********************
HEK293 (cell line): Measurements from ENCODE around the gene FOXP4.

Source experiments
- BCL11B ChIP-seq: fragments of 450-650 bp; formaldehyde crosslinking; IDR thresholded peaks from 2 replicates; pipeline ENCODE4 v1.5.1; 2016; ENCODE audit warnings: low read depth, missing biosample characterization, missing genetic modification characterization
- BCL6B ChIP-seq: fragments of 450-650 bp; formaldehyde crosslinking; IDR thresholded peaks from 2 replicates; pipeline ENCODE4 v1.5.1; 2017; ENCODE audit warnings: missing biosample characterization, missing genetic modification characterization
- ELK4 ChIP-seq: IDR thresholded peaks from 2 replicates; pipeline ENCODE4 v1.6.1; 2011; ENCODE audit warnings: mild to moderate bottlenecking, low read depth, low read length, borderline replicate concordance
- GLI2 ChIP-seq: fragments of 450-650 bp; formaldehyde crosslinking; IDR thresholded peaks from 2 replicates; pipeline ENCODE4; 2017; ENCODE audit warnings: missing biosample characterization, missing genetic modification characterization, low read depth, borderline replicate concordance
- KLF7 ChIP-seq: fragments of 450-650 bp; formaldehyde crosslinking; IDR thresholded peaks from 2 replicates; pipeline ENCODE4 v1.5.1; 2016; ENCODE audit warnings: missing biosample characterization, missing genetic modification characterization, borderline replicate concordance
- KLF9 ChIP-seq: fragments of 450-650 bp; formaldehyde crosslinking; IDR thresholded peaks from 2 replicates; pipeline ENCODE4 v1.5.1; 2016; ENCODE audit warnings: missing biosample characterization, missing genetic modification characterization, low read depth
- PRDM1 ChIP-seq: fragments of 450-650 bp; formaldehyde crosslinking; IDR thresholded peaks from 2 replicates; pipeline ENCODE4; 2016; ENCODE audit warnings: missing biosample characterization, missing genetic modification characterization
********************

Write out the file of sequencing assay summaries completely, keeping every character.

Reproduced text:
HEK293 (cell line): Measurements from ENCODE around the gene FOXP4.

Source experiments
- BCL11B ChIP-seq: fragments of 450-650 bp; formaldehyde crosslinking; IDR thresholded peaks from 2 replicates; pipeline ENCODE4 v1.5.1; 2016; ENCODE audit warnings: low read depth, missing biosample characterization, missing genetic modification characterization
- BCL6B ChIP-seq: fragments of 450-650 bp; formaldehyde crosslinking; IDR thresholded peaks from 2 replicates; pipeline ENCODE4 v1.5.1; 2017; ENCODE audit warnings: missing biosample characterization, missing genetic modification characterization
- ELK4 ChIP-seq: IDR thresholded peaks from 2 replicates; pipeline ENCODE4 v1.6.1; 2011; ENCODE audit warnings: mild to moderate bottlenecking, low read depth, low read length, borderline replicate concordance
- GLI2 ChIP-seq: fragments of 450-650 bp; formaldehyde crosslinking; IDR thresholded peaks from 2 replicates; pipeline ENCODE4; 2017; ENCODE audit warnings: missing biosample characterization, missing genetic modification characterization, low read depth, borderline replicate concordance
- KLF7 ChIP-seq: fragments of 450-650 bp; formaldehyde crosslinking; IDR thresholded peaks from 2 replicates; pipeline ENCODE4 v1.5.1; 2016; ENCODE audit warnings: missing biosample characterization, missing genetic modification characterization, borderline replicate concordance
- KLF9 ChIP-seq: fragments of 450-650 bp; formaldehyde crosslinking; IDR thresholded peaks from 2 replicates; pipeline ENCODE4 v1.5.1; 2016; ENCODE audit warnings: missing biosample characterization, missing genetic modification characterization, low read depth
- PRDM1 ChIP-seq: fragments of 450-650 bp; formaldehyde crosslinking; IDR thresholded peaks from 2 replicates; pipeline ENCODE4; 2016; ENCODE audit warnings: missing biosample characterization, missing genetic modification characterization